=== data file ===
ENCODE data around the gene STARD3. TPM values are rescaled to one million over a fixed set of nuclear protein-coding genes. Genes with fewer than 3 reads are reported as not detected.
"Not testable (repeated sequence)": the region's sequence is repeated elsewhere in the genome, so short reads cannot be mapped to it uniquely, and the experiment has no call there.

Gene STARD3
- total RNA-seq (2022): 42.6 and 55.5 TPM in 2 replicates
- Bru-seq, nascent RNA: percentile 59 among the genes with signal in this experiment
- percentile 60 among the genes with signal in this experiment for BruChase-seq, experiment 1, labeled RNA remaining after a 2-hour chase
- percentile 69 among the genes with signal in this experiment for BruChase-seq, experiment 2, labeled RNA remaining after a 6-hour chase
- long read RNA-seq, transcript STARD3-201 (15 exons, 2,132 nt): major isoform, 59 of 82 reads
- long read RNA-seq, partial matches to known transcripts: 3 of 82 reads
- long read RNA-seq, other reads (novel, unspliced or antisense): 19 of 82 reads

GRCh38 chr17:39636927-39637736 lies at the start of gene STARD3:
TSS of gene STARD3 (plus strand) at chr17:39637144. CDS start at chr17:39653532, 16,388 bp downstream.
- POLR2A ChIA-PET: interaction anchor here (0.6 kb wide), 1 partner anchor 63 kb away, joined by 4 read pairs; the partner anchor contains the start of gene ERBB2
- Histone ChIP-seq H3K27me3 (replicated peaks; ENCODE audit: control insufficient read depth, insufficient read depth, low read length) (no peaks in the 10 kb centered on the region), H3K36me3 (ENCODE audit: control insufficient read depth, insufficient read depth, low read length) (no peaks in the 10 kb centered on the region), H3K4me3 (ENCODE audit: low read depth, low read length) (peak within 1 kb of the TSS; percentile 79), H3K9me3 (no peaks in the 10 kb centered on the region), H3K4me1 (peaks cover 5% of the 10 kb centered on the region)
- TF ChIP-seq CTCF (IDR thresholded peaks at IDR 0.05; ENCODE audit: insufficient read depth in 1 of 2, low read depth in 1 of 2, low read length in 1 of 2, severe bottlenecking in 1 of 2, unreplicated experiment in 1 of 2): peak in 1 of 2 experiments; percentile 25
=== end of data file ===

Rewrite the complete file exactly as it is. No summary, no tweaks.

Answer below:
ENCODE data around the gene STARD3. TPM values are rescaled to one million over a fixed set of nuclear protein-coding genes. Genes with fewer than 3 reads are reported as not detected.
"Not testable (repeated sequence)": the region's sequence is repeated elsewhere in the genome, so short reads cannot be mapped to it uniquely, and the experiment has no call there.

Gene STARD3
- total RNA-seq (2022): 42.6 and 55.5 TPM in 2 replicates
- Bru-seq, nascent RNA: percentile 59 among the genes with signal in this experiment
- percentile 60 among the genes with signal in this experiment for BruChase-seq, experiment 1, labeled RNA remaining after a 2-hour chase
- percentile 69 among the genes with signal in this experiment for BruChase-seq, experiment 2, labeled RNA remaining after a 6-hour chase
- long read RNA-seq, transcript STARD3-201 (15 exons, 2,132 nt): major isoform, 59 of 82 reads
- long read RNA-seq, partial matches to known transcripts: 3 of 82 reads
- long read RNA-seq, other reads (novel, unspliced or antisense): 19 of 82 reads

GRCh38 chr17:39636927-39637736 lies at the start of gene STARD3:
TSS of gene STARD3 (plus strand) at chr17:39637144. CDS start at chr17:39653532, 16,388 bp downstream.
- POLR2A ChIA-PET: interaction anchor here (0.6 kb wide), 1 partner anchor 63 kb away, joined by 4 read pairs; the partner anchor contains the start of gene ERBB2
- Histone ChIP-seq H3K27me3 (replicated peaks; ENCODE audit: control insufficient read depth, insufficient read depth, low read length) (no peaks in the 10 kb centered on the region), H3K36me3 (ENCODE audit: control insufficient read depth, insufficient read depth, low read length) (no peaks in the 10 kb centered on the region), H3K4me3 (ENCODE audit: low read depth, low read length) (peak within 1 kb of the TSS; percentile 79), H3K9me3 (no peaks in the 10 kb centered on the region), H3K4me1 (peaks cover 5% of the 10 kb centered on the region)
- TF ChIP-seq CTCF (IDR thresholded peaks at IDR 0.05; ENCODE audit: insufficient read depth in 1 of 2, low read depth in 1 of 2, low read length in 1 of 2, severe bottlenecking in 1 of 2, unreplicated experiment in 1 of 2): peak in 1 of 2 experiments; percentile 25